This white paper will provide information on the various submission mechanisms for the Merit-based Incentive Payment System (MIPS). With over 9 years of experience as a CMS registry and well over 10 years supporting providers and group practices with various pay-for-performance program reporting, we have heard an overabundance of unfortunate accounts where clinicians and/or practices using other organizations were misled or misinformed in choosing their submission mechanism. The regrettable consequences of these missteps include: massive revenue losses both from penalties and potential bonus payments, lost dedicated clinical visit time, clinician and staffing toil working with complicated data and systems, and in some cases government auditing, among multiple other aggravations. Typically, by the time clinicians and practices identify a problem with their submission mechanism, it is either too late to make corrections or it requires unplanned and extensive staffing, resources, and over-time hours to mitigate the unforeseen submission error(s). To avoid such disaster, it is critical that clinicians and group practices understand all elements involved with choosing the right submission mechanism for all pay-for-performance program reporting.
One of the main pay-for-performance programs clinicians and group practices are currently working on or working to understand is the Merit-Based Incentive Payment System (MIPS). The MIPS program is one of two tracks in the Quality Payment Program, which was born out of the Medicare Access and CHIP Re-authorization Act of 2015. The first performance period under the MIPS program is January 1, 2017 to December 31, 2017. The MIPS program streamlined three pay-for-performance programs into one and added an additional subject, which is intended to promote continuous improvement. Figure 1 below shows the 3 weighted categories under the MIPS program and the pay-for-performance program each one originated from.
- Quality, formerly part of the Physician Quality Reporting System (PQRS)
- Cost, formerly part of the Value-Based Payment Model (VM) *weighted to zero for 2017
- Advancing Care Information (ACI), formerly the Meaningful Use program
- Improvement Activities (IA), new
When first approaching the subject of how to submit data for each performance category under the MIPS program, it should first be decided at what aggregation level you plan to report, group or individual. MIPS eligible clinicians and group practices have the choice to report at either the individual provider or the group (or Tax ID Number) level. Both options have advantages and disadvantages. Whichever aggregation level is chosen will be the aggregation level reported for all categories under the MIPS program. It is not an option to report one category at the group level and another at the individual clinician level.
There are several mechanisms for submission of data for each performance category under the MIPS program. Figure 2 below shows the different submission method options for reporting each performance category at either the individual or group level.
Qualified registry reporting grew in popularity by the 2015 PQRS performance year, especially given the higher accuracy rates that registry reporting held over claims reporting. Roughly 12% of eligible professionals who participated in 2015 PQRS reporting, reported using the qualified registry method of reporting2. Qualified registry submission involves contracting with a 3rd party venhttps://reportingmd.com/wp-content/uploads/MIPS-submissionmechanisms_highres.jpgdor who typically supports the MIPS eligible clinicians or group practice with program guidance along with reporting and submission tools. Qualified registry reporting is an option for reporting all three performance categories at both the individual or group aggregated levels. When choosing a registry, it is recommended that MIPS eligible clinicians and groups confirm that the registry supports all measures that the clinician or group plans to use for reporting.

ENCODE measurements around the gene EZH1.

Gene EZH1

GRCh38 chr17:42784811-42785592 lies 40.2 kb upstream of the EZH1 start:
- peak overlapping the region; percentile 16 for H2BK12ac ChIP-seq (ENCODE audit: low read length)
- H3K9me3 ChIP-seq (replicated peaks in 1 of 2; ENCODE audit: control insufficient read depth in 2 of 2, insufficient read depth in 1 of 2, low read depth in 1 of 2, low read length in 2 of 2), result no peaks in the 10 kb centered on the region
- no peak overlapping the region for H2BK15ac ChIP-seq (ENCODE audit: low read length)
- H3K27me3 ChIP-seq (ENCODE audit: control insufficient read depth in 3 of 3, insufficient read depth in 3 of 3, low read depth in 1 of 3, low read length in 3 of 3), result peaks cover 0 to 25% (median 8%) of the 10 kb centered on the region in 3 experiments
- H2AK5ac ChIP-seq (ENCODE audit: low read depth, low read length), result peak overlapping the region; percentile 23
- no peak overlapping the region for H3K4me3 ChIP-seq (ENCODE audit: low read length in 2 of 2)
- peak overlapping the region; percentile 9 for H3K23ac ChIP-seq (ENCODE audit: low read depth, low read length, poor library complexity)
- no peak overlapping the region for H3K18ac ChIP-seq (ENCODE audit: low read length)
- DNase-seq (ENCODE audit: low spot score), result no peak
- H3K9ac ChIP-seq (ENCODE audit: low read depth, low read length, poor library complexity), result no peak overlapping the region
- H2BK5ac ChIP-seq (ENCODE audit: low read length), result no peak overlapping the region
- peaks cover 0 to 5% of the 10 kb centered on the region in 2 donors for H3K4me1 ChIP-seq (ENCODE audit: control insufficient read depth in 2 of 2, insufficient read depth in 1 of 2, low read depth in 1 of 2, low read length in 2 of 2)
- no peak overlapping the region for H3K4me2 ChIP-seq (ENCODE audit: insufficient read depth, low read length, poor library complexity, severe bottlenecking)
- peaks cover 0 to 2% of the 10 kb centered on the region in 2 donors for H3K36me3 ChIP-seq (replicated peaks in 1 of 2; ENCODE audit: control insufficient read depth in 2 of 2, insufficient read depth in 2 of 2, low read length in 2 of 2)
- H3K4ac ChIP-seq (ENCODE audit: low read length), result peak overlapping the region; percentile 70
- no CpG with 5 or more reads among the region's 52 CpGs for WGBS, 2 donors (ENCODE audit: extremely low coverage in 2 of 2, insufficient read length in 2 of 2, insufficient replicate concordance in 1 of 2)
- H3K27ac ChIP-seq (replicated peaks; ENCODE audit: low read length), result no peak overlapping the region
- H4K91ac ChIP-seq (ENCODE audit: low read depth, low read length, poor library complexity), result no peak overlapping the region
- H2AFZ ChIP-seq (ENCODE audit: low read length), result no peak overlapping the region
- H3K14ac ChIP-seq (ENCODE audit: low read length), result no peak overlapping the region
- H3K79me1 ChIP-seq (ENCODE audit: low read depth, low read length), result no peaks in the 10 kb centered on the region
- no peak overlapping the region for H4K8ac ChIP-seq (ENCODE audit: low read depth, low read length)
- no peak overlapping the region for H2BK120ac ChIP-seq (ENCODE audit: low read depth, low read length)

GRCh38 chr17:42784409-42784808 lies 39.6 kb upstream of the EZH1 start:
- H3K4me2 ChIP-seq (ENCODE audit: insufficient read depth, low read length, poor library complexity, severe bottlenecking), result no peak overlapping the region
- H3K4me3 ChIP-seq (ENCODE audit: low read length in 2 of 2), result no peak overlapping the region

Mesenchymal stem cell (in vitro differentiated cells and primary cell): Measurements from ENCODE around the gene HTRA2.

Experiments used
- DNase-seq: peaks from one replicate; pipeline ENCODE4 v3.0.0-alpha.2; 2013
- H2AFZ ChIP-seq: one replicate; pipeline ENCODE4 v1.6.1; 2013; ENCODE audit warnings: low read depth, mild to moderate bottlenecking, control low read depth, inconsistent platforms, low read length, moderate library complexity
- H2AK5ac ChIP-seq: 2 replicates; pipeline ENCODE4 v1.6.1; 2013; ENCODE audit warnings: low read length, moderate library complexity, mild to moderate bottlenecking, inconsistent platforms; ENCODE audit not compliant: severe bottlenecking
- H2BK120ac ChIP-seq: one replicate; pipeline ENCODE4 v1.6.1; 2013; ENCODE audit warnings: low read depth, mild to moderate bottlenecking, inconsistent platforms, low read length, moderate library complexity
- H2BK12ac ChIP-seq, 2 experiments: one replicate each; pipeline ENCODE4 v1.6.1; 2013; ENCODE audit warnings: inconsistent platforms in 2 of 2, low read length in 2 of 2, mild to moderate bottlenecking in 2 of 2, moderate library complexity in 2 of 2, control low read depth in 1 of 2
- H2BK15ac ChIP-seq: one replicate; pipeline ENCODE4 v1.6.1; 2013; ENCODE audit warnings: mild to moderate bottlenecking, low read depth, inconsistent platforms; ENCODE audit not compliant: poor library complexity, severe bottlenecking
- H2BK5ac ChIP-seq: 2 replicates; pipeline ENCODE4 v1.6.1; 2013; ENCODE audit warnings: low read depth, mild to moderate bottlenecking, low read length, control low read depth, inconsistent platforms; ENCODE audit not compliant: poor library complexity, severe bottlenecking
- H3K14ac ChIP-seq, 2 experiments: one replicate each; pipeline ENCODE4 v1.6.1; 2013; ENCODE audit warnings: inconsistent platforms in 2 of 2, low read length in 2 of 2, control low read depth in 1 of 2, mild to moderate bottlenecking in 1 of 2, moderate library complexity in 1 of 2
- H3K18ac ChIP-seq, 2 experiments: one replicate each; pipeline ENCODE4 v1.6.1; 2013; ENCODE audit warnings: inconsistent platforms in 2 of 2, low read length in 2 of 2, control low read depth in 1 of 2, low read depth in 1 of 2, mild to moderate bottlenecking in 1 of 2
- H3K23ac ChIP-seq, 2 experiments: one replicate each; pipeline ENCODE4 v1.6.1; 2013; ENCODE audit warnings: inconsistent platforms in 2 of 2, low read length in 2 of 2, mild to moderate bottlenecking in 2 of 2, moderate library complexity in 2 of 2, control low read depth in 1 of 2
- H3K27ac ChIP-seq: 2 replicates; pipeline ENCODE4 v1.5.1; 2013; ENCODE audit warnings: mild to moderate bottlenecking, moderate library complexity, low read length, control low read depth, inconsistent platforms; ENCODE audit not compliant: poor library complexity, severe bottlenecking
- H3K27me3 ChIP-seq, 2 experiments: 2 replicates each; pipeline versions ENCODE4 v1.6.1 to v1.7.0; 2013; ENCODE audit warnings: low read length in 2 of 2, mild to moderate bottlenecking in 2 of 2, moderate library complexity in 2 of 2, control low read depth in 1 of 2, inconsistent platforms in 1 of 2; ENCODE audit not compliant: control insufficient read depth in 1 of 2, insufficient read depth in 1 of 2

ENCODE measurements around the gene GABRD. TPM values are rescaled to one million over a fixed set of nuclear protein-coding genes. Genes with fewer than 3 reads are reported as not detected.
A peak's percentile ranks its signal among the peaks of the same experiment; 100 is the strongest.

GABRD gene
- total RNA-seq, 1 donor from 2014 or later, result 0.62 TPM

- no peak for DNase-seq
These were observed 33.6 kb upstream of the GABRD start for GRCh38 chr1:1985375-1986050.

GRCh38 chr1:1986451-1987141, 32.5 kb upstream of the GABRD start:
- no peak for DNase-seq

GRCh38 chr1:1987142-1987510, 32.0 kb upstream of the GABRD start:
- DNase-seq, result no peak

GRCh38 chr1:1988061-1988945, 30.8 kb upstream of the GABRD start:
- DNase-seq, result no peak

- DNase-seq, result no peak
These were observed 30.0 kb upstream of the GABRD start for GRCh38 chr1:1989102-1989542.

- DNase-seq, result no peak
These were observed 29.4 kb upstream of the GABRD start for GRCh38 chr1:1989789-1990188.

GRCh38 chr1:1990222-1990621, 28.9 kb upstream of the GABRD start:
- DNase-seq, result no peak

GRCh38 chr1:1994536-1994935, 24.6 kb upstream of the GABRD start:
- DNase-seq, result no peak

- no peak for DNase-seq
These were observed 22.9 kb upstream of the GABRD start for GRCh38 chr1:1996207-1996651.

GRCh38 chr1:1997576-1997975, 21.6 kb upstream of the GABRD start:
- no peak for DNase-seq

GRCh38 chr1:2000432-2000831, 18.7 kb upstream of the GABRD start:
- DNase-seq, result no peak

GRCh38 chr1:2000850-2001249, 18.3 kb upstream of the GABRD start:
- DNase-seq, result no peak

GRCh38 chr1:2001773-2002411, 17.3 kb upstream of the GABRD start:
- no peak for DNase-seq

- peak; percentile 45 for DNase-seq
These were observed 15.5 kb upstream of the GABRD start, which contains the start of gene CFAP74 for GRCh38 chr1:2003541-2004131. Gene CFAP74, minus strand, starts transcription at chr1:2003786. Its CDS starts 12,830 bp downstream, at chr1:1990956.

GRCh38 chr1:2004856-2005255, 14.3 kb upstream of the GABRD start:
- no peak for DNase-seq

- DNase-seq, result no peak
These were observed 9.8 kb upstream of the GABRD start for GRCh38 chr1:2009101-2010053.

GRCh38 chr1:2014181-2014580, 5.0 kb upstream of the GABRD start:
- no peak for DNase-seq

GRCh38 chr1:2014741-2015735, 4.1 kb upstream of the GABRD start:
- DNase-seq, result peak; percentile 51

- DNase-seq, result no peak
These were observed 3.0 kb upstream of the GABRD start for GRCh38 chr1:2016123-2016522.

Qualified Clinical Data Registry (QCDR) reporting also grew in popularity by the 2015 PQRS performance year. QCDR reporting jumped from 3274 eligible professionals in 2014 to 15,381 in 20152. A QCDR is a CMS-approved entity, such as a specialty society, certification board, or regional health collaborative that collects medical and/or clinical data for the purpose of patient and disease tracking to foster improvement in the quality of care provided to patients. The QCDR method of reporting is an option for all three performance categories at both the individual or group aggregated levels. Some QCDRs are specifically focused on a certain specialty and therefore only offer a short list of measures associated with that specialty. Additionally, some QCDRs do not offer certified EHR technology (CEHRT) and therefore cannot report on the electronic clinical quality measures (eCQMs). When choosing a QCDR, it is recommended that MIPS eligible clinicians and group practices ensure a QCDR offers the measures and the reporting mechanisms they will need for reporting under MIPS.
Electronic Health Record (EHR) reporting also showed some popularity growth in the 2015 PQRS reporting year with a 12% increase from 2014 participation2. Even considering the increased rate of EHR reporting, only about 57,000 professionals reported through their EHR equating to roughly 6% of eligible professionals who participated in 2015 PQRS reporting. EHR reporting is an option for reporting all three performance categories at both the individual and group aggregated levels, however, it also depends on what reporting capabilities are offered by your EHR. Some EHRs are specialty-based and therefore would only offer measures related to that specific specialty. Some EHRs may not have completed their ONC certification to become a CEHRT and therefore would not be able to report on the eCQMs. It is recommended that MIPS eligible clinicians and group practices work with their EHRs to determine their offerings for each category under the MIPS program.